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High Court decision puts Gatwick contract into holding pattern

If Gatwick Airport had a claim to fame, it would be as the "world's most efficient single-runway airport". Although of little significance to the average traveller, in the highly competitive commercial aviation sector it's a statistic that puts Gatwick on the map.

Of course, the beating heart of any airport is not its duty-free section, but the control tower - nowhere more so than at Gatwick. Gatwick's runway can handle up to 55 movements per hour (that's a take-off or landing every 65 seconds), an impressive achievement that undoubtedly underlies the airport's continued success.

In October 2013, Gatwick Airport Limited ("GAL") put its air-navigation services out to tender. The procurement proceeded by way of a negotiated process before the bidders were asked to submit a "best and final offer". NATS (Services) Limited the incumbent and provider of air traffic services to Gatwick for over 30 years submitted a tender to provide air-navigation services.

In August 2014, after conclusion of the procurement process NATS were informed that GAL intended to enter into a contract with DFS Deutsche Flugsicherung GmbH ("DFS"). NATS launched a challenge in the High Court and sought a declaration that GAL should be prevented from entering into a contract with DFS until deficiencies in the procurement process were addressed. NATS contend that the procurement process was subject to the Utilities Contract Regulations 2006 (the "Regulations") under which any challenge to a procurement decision results in an automatic suspension of contract award.

In the ensuing procedural battle, NATS and GAL disagreed on the applicable legal test to lift an automatic suspension. NATS argued that if the Regulations did apply, a test based on the "balance of interests" should be adopted. The Court, at an interim hearing, disagreed, holding that the more stringent tests derived from the case of American Cyanamid Co (No.1) - v - Ethicon Limited [1975] UKHL 1 should apply.

The tests in the American Cyanamid case are:
(a) whether there is a serious issue to be tried (including whether damages would be an adequate remedy); and
(b) whether the balance of convenience lies in favour of granting or refusing the relief sought (including whether the status quo should be maintained).

On applying the American Cyanamid tests, the Court held that the automatic suspension should be maintained (or an injunction granted) to allow for a full trial on an expedited basis. The facts of the case were clearly significant in this instance, in particular:

- the Court considered that damages would not be an adequate remedy for NATS as the loss of opportunity suffered by NATS would be virtually impossible to calculate and moreover the Court would be required to effectively estimate those losses; and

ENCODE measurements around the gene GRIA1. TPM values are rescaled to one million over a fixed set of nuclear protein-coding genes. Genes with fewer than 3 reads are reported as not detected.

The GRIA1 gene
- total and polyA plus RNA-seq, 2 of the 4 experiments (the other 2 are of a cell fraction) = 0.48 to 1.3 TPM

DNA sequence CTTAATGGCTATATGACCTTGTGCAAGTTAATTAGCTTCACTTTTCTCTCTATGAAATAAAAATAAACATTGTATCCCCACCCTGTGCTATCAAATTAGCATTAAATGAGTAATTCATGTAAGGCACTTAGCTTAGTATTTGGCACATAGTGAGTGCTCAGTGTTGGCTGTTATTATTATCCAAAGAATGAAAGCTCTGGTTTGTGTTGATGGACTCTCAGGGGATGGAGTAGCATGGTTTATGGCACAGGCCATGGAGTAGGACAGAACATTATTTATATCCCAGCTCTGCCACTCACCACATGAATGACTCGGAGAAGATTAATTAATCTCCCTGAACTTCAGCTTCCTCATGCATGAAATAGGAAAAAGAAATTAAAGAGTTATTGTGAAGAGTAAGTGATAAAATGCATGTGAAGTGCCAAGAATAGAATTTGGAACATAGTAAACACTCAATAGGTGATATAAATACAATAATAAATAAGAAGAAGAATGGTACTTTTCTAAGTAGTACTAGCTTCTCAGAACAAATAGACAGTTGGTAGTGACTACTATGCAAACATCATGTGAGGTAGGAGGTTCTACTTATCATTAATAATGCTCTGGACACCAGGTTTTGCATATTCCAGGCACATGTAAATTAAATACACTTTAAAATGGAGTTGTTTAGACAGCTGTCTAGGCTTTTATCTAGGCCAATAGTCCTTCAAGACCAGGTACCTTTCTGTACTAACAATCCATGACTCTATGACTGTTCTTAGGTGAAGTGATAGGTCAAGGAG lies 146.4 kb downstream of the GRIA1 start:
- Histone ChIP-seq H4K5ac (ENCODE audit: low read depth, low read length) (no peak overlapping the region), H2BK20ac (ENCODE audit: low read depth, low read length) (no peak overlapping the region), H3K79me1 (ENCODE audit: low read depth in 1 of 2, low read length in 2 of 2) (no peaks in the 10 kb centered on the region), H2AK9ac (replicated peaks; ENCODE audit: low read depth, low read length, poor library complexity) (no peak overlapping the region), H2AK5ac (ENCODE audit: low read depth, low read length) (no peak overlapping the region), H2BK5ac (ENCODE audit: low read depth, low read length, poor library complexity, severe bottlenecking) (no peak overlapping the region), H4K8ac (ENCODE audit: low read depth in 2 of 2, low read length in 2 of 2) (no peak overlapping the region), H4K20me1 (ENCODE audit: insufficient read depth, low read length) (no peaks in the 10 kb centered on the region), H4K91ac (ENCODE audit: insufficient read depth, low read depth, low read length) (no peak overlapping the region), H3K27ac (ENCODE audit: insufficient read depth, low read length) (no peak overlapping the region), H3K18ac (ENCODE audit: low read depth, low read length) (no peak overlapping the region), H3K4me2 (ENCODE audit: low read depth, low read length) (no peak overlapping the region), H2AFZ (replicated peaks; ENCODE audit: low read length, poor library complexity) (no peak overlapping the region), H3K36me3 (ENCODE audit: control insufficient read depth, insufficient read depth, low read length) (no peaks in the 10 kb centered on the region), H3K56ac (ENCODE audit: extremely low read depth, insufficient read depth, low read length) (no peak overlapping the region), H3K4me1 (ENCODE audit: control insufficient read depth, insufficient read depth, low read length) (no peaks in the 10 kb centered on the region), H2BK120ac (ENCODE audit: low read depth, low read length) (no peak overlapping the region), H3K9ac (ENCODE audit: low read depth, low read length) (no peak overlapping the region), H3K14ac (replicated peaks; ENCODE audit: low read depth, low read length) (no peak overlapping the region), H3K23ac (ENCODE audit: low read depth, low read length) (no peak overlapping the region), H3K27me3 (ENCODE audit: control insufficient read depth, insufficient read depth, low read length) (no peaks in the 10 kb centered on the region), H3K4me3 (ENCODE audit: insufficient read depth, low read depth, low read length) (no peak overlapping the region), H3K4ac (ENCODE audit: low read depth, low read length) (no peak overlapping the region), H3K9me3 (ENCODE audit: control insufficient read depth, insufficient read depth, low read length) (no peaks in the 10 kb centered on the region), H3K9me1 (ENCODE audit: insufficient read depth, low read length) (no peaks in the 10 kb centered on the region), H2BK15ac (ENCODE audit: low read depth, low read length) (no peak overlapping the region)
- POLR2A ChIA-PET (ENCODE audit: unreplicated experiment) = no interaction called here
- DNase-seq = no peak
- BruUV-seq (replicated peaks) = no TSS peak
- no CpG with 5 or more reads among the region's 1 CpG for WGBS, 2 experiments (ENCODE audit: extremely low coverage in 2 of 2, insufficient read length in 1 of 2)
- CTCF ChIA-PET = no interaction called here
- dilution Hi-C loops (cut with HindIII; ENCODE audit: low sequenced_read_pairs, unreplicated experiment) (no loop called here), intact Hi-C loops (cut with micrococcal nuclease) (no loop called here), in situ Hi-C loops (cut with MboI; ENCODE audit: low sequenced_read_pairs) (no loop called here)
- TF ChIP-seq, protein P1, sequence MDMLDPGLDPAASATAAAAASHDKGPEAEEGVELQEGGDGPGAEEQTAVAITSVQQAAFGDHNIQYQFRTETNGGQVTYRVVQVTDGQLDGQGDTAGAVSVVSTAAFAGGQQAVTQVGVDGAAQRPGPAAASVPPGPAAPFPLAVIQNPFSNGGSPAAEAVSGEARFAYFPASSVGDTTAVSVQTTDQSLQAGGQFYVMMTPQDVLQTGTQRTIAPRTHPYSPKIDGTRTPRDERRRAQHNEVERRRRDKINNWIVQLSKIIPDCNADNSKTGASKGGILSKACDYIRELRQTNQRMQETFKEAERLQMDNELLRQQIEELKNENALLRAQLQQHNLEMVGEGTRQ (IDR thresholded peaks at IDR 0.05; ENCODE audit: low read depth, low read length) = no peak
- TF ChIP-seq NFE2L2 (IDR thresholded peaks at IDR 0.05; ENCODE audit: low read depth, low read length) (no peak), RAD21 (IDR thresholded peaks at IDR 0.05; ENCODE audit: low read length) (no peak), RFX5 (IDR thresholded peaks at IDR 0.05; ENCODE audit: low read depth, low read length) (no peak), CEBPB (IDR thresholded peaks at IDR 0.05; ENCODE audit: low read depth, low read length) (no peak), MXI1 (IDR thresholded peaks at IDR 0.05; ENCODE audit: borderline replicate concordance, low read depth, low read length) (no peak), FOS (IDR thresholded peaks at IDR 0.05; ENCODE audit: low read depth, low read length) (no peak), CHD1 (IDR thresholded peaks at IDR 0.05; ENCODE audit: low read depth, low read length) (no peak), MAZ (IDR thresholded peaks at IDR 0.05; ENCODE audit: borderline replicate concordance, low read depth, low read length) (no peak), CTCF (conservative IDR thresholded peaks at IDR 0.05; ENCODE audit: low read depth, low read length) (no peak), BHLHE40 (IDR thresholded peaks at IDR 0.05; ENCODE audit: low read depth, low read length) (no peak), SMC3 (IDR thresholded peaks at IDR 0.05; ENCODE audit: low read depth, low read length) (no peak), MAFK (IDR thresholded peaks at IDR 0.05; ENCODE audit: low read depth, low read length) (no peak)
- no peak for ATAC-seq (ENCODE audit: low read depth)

- the loss of the Gatwick contract would have a significant impact on NATS' reputation in the global market place as the complexity of operations at Gatwick enhances NATS' ability to compete and win contracts around the world.

The case is notable for re-asserting that the American Cyanamid tests are the correct tests in the Courts are to apply when considering whether to lift an automatic suspension. However, advocates of this point of view would be advised to practice caution as the suspicion is, that until the Court of Appeal has the opportunity to rule explicitly on this point, the debate will continue.

So, what does this mean in practice? Whilst lawyers may be interested in the finer points of law, for contracting authorities and utilities, the recent shift in judicial thinking will be of far greater significance. The ruling in the Gatwick case is another example of the Courts maintaining an automatic suspension imposed by the Regulations in order to satisfy the "balance of convenience" test. It remains to be seen whether this will become a prevailing trend or if the particular facts in the Gatwick case were decisive.

Although these are significant developments, the wider background to this case should not be ignored. NATS is 49% owned by the Government. In 2013, DFS (a wholly owned subsidiary of the German state) launched a failed attempt to acquire 20% of NATS' shares. The European airspace market has become increasingly consolidated over recent years, driving costs and margins down. It's therefore no surprise that in maintaining the automatic suspension of the GAL contract, the Court held that NATS' commercial interests in the new contract were significant, in particular the potential loss of prestige was hard to compensate for in damages alone.

On 5 November 2014 in Group M (UK) Limited - v - Cabinet Office, the High Court followed the decision in the Gatwick case and asserted its view that the American Cyanamid tests were consistent with European law.

A full hearing of the substantive points is expected in late 2014, watch this (air)space!

NATS (Services) Limited -v - Gatwick Airport Limited & Another [2014] EWHC 3133 (TCC)

Group M (UK) Limited - v - Cabinet Office & Another [2014] EWHC 3659 (TCC)